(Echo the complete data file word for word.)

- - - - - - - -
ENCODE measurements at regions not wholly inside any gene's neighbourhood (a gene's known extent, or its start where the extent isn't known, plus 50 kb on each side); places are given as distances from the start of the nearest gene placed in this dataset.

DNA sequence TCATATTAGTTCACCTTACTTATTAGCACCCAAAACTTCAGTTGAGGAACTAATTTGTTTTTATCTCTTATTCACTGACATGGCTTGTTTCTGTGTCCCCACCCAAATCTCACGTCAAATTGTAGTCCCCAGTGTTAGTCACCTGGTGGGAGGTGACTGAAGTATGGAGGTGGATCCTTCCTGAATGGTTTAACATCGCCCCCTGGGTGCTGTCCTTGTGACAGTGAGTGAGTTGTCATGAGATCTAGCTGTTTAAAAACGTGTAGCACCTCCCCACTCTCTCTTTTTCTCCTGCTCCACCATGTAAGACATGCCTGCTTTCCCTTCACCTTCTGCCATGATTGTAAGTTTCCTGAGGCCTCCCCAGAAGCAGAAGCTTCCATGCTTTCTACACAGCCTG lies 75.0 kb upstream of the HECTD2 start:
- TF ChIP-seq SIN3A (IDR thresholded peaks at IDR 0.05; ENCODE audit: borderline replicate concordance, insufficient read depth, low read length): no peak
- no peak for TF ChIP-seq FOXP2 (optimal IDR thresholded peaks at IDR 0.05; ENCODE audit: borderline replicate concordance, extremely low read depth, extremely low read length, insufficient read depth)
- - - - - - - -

ENCODE measurements at regions not wholly inside any gene's neighbourhood (a gene's known extent, or its start where the extent isn't known, plus 50 kb on each side); places are given as distances from the start of the nearest gene placed in this dataset.

DNA sequence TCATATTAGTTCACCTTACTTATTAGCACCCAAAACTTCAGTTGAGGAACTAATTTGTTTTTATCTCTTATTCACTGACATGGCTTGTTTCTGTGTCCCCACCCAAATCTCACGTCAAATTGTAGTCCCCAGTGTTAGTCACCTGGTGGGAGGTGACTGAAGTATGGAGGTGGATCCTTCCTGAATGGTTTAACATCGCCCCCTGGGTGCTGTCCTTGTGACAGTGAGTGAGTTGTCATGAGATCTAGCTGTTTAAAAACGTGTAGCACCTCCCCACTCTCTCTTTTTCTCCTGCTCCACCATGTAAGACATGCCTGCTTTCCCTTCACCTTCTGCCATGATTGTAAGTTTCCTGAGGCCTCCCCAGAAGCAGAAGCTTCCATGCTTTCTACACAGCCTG lies 75.0 kb upstream of the HECTD2 start:
- TF ChIP-seq SIN3A (IDR thresholded peaks at IDR 0.05; ENCODE audit: borderline replicate concordance, insufficient read depth, low read length): no peak
- no peak for TF ChIP-seq FOXP2 (optimal IDR thresholded peaks at IDR 0.05; ENCODE audit: borderline replicate concordance, extremely low read depth, extremely low read length, insufficient read depth)